SARASOTA, Fla. (WFLA) — Residents in St. Armands Circle and Lido Key were shaken last week following a shooting at a vacation rental that sent two people to the hospital.

It happened around 1 a.m. at a rental on Jackson Drive and South Washington Drive. On Monday, Sarasota police announced a 15-year-old boy from Punta Gorda was arrested in connection with the shooting.

Residents on the barrier island have complained about the so-called “hotel houses” for years.

The city implemented new standards to regulate the short-term rentals including, capped capacity and required registration among other things. However, some residents say issues involving late night parties, noise complaints and littering still exist.

“It is a concern for all of us. The character of our neighborhood has changed so drastically with these hotel houses, especially because it is really not a neighborhood anymore in some areas where it is just one cookie-cutter after another,” said longtime resident Marc Hayman. “There’s no sense of community and there’s no sense of respect for other people property either and I think that goes hand-in-hand with this whole dilemma here that we have been trying to get the city to do some thing about for years.”

Hayman and other residents feel it comes down to enforcement, or a lack thereof. They’d like to see city leaders be more stringent with the rules in order to restore their neighborhoods.

“It seems there is no enforcement task force that can really even deal with the complaints. Right now, it is just we call the police after midnight, but they just get a slap on the wrist and so nothing really comes of it,” said Hayman.

Jim Ludwig, the Vice President of the Coalition of City Neighborhoods and local Lido Key resident feels the regulations have led to some behavioral changes, but more must be done to address concerns of residents citywide.

“Initially, when we were all working on this, we wanted it to be citywide. The city commissioners were, a couple of them were a little bit anxious about making it citywide. We settled at that point for it just being on the island, but we knew then, we were going to go citywide at some point. The hue and cry now is, as we see empty lots throughout all of our neighborhoods in the city put up very large hotel house kinds-of-structures that it is time to do it,” said Ludwig.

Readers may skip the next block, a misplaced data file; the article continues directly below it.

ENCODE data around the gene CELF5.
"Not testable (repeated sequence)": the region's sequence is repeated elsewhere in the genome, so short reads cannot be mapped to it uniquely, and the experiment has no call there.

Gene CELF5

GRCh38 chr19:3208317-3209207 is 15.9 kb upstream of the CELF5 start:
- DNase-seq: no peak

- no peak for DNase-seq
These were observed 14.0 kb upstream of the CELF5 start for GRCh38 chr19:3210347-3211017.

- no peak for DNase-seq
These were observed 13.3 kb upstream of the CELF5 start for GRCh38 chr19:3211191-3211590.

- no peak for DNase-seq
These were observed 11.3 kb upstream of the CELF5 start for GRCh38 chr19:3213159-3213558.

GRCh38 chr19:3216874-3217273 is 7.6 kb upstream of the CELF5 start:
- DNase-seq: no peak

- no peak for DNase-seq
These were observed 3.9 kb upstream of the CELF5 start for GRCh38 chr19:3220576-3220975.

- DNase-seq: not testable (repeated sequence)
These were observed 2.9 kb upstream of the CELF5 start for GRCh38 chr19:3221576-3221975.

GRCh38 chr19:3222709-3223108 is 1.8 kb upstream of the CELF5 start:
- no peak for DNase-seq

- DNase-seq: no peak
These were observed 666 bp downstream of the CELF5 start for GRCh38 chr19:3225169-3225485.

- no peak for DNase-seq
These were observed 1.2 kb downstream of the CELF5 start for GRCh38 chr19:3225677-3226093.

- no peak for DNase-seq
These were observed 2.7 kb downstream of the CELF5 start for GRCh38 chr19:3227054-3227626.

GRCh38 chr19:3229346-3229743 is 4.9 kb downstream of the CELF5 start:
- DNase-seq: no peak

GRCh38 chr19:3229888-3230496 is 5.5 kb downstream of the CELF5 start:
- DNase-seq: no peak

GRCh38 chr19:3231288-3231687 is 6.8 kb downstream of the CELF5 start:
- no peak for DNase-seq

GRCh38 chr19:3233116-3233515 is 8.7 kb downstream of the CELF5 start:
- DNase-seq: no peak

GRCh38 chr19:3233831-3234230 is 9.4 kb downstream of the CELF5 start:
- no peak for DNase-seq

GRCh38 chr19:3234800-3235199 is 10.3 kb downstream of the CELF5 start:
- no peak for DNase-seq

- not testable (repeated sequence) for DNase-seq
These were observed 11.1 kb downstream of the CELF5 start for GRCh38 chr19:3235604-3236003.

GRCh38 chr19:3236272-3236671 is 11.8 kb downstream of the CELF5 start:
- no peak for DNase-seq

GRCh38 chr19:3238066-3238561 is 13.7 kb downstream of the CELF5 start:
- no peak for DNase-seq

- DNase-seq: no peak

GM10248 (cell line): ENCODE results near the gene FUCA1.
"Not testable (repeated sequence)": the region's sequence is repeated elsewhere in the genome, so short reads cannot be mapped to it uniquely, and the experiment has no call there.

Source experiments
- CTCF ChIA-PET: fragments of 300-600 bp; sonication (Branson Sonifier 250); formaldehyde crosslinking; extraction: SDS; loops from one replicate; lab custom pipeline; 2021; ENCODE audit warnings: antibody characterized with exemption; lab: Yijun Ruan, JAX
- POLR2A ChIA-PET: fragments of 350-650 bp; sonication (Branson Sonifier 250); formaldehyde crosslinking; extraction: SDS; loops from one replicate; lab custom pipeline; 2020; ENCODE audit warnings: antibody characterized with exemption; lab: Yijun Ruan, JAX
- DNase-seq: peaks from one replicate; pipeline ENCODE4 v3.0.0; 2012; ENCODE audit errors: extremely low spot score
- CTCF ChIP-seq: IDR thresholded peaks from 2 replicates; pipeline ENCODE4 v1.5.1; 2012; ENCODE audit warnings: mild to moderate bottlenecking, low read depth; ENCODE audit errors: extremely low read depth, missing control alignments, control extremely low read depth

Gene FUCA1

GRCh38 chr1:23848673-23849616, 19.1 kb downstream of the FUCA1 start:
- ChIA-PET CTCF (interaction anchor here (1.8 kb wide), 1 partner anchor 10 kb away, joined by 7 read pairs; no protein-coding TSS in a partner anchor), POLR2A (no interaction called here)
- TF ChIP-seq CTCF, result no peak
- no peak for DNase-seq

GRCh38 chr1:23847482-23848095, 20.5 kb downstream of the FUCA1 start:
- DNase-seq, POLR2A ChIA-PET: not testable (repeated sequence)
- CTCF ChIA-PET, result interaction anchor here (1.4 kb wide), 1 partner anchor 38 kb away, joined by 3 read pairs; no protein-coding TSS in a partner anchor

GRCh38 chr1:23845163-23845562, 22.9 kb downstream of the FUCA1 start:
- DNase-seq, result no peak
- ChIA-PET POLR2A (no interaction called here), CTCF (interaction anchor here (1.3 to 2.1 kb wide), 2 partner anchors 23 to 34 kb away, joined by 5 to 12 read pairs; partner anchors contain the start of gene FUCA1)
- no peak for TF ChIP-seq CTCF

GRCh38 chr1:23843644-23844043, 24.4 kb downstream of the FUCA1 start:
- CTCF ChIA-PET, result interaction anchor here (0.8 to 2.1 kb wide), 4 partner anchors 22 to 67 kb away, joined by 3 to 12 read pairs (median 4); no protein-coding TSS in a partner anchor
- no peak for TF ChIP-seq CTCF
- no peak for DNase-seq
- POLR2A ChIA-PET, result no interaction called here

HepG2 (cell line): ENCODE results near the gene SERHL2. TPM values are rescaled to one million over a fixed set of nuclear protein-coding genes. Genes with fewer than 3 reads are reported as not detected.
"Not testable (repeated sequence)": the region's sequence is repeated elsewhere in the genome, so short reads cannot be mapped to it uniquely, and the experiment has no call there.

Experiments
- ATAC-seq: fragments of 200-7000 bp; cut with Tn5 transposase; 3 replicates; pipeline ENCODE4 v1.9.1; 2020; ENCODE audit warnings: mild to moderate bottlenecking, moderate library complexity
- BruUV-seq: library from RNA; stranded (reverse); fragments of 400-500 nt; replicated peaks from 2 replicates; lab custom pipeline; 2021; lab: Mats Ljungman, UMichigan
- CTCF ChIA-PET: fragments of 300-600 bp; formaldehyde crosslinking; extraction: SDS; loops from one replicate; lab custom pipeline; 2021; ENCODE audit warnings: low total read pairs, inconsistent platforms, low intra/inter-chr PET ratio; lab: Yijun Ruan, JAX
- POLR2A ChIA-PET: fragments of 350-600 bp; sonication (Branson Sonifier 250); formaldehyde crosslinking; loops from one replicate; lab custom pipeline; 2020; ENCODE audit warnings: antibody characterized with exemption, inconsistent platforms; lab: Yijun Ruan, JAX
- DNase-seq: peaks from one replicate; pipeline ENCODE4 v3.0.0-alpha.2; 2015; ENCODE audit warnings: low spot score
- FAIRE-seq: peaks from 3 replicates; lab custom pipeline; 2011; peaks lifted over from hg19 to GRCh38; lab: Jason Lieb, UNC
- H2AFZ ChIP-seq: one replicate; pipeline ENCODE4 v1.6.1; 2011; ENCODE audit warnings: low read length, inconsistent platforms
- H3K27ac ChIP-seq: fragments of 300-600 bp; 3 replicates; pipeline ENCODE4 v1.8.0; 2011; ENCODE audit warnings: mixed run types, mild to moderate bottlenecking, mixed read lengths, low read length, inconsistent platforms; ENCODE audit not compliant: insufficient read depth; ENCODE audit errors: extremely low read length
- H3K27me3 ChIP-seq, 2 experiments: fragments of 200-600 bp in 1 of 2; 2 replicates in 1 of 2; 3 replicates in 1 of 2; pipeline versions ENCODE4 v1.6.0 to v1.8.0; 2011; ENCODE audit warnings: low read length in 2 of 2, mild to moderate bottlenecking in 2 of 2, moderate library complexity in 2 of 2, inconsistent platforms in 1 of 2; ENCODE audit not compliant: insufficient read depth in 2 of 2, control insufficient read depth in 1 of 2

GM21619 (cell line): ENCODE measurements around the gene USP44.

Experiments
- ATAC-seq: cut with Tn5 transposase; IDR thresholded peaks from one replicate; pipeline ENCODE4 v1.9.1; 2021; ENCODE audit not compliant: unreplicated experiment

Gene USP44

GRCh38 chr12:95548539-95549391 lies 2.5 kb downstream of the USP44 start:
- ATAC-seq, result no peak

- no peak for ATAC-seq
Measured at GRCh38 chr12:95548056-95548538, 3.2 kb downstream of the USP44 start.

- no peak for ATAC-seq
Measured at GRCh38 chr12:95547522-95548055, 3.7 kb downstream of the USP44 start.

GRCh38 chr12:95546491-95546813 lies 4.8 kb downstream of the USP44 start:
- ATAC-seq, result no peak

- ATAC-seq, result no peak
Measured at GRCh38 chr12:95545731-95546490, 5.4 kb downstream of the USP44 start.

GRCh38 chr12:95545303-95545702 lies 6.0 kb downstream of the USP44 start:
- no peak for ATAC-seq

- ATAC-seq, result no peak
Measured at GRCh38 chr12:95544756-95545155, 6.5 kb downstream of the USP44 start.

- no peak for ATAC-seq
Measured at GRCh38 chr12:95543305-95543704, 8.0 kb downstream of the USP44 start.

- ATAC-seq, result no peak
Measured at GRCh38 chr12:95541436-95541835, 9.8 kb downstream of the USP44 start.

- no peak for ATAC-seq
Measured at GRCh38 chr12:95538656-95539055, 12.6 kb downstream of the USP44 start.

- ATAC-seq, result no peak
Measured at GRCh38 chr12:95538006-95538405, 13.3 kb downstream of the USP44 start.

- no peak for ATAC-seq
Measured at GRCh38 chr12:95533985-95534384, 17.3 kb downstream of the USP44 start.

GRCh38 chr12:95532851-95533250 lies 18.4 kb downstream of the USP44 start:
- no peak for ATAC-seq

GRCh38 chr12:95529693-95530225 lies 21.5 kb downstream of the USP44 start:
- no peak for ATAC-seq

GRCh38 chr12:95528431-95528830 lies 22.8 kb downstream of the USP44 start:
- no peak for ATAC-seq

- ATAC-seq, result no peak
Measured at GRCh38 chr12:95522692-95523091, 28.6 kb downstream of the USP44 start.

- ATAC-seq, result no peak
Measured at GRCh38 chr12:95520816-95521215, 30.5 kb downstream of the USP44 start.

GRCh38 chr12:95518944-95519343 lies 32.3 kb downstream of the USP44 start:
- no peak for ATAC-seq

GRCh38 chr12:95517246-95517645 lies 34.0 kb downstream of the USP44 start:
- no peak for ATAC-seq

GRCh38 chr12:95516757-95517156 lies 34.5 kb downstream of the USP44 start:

Last week, Commissioner Jen Ahearn Koch told WFLA she supports the city wide regulations.

“This is a beautiful city and we are a safe city and we want to continue to be that way. We have to address this as best as we can, and as quickly as we can,” said Ahearn Koch.

Commissioner Erik Arroyo, however, said he won’t support expanding the parameters.

“I am going to be against this because we are trying to solve a problem that doesn’t exist. Even if there was a problem, that necessarily would not fix that problem,” said Arroyo. “We do have laws in place that need to be enforced and we are listening to them, but also we have to juxtapose the concerns of the citizens against the property rights of property owners. In the end, it has to be a balancing act.”

The commissioner agreed with residents who believe enforcement is an issue on the barrier islands, but felt everyone needs to work together to find a solution.

“Speak to us, speak to your elected representatives, call us, email us, meet with us because there is something that we can do on Lido that with what currently stands, it is a matter of enforcement and all we need to do is hear their concerns, see if something needs to be tweaked with the solution that we found out there, and seeing what is working and what isn’t because the reality is, this is our community and we are all responsible for maintaining it,” Arroyo added.

It’s unclear when the issue of short-term rentals will be back on the city’s official agenda, but many anticipate it to be in the near future.